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  1. #151
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    Just read "The easy way to quit smoking". I tend to agree with everything he said but one point. I don't think it is the nicotine that really is addictive, its some other chemicals/substances added to the tobacco. The e-cig or patch does not give the same satisfaction/buzz as a real cigarette.

  2. #152
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    Quote Originally Posted by musikron View Post
    and now take a couple puffs off the e-cig every couple hours to keep me on the wagon.
    Dump the e-cigs if at all possible, they'll just keep you strung out. Once you truly break the habit, zero nicotine or e-cigs for a couple of weeks, I doubt you'll have any trouble hanging out with smokers. 1 & 1/2 years since my last one and I still like the smell of them, but have no desire whatsoever to inhale one.

  3. #153
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    Quote Originally Posted by musikron View Post
    How does everyone deal with being around your old smoking buddies or going to a bar where everyone smokes? I am a musician so I can't just stop going to venues ya know?
    First off you REALLY gotta want to quit. I had a girlfriend who also smoked but I quit for a brief time, when I would kiss her it tasted horrible which opened my eyes, although I did start smoking again after a while. I then actually quit cold turkey because a new non smoking girlfriend at the time didn't smoke and I didn't want to put her through that horrible taste of cigarettes from my mouth.

    I also wanted to see how long I could go without a cigarette, 38 years now, and will never do it again, if I did I would have to go 38 years without having a cigarette. I hate the smell of it, dont like to be around it at all, and its a terrible addiction that will rob your money and your health as you get older. I have a 79 year old mother in law as a reference to that and continues to smoke even with all the health problems from it.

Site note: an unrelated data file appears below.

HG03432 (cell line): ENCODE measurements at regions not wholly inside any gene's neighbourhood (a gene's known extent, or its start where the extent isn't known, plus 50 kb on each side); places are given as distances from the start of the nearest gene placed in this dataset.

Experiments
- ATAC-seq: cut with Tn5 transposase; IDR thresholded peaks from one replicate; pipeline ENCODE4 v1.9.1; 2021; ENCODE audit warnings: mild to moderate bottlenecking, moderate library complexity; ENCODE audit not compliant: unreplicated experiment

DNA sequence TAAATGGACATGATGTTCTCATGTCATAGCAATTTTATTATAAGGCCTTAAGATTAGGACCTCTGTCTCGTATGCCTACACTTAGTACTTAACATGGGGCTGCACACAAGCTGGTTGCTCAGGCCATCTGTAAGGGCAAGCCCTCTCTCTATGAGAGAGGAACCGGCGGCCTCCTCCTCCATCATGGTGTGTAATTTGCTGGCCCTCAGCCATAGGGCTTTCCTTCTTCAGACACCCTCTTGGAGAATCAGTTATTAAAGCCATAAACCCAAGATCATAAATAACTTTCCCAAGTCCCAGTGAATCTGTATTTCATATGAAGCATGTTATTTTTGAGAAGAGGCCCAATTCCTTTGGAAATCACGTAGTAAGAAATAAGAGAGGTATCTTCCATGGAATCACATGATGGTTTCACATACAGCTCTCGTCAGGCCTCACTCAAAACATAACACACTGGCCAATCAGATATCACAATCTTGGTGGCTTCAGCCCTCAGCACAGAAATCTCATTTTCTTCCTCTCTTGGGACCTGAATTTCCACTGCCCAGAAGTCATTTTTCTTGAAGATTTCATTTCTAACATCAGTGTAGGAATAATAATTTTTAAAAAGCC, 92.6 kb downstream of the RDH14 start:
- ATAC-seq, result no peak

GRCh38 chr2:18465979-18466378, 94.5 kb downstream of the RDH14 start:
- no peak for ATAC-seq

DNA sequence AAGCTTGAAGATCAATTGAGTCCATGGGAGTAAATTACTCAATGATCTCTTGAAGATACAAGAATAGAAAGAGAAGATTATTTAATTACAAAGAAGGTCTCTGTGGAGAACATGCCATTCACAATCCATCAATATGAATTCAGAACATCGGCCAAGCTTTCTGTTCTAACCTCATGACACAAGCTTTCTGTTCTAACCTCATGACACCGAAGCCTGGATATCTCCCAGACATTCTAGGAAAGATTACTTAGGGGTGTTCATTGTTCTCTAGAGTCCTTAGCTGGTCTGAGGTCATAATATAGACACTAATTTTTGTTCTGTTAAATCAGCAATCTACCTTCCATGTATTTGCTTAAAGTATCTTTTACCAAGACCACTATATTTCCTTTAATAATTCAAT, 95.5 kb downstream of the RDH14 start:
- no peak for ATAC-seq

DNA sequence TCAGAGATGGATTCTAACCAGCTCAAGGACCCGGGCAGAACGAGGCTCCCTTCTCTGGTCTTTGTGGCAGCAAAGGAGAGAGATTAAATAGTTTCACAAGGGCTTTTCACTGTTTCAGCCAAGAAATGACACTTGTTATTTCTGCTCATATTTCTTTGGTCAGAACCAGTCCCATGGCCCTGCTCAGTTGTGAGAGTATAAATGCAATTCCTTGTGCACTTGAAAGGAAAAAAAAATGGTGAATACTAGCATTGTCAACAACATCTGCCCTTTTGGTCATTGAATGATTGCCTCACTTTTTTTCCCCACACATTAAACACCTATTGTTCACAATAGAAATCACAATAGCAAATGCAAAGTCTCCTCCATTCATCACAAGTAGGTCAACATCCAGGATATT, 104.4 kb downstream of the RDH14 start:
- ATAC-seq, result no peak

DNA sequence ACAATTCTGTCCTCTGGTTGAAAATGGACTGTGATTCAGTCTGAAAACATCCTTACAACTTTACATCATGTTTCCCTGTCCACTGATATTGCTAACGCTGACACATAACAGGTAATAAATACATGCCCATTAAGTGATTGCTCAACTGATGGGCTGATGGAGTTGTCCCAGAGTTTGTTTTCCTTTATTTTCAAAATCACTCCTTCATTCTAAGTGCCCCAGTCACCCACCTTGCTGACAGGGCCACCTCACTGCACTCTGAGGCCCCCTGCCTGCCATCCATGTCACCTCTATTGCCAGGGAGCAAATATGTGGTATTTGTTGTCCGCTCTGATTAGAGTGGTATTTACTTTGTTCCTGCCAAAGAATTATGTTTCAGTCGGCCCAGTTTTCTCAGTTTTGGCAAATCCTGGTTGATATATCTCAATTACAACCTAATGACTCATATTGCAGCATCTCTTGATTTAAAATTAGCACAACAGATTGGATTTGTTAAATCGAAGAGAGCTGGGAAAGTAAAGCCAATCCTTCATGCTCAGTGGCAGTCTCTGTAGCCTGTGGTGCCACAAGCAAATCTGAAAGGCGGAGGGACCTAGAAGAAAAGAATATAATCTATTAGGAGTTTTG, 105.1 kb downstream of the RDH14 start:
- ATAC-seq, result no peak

I am sure the government likes taking your money from the taxes it generates and the health care system does to, smoking is BIG business. What a way to loose your money and your health! Do you want that for yourself? What do you really have if you don't have your health?

    I am also a musician and own my own live sound audio business working in bars all the time with people who drink and smoke. In 1 month it will be 9 years since I drank alcohol. I used the same method of cold turkey and see how long I could go without it. Though I would get a soda instead of alcohol to satisfy my need to go to the bar. It will soon be 8 years since I quit drinking soda. I now drink only water I take from home when I go to work, when I go out for dinner I have water (with lemon if they have it) when I am out, IT'S FREE, SAVES SO MUCH MONEY!

    One of the biggest things I see and have learned from drinking alcohol is that it wil make you do things you wouldnt normally do and that is what I tell people. if you want to quit smoking , DON'T DRINK as it will cloud your judgement and you will most likely smoke again.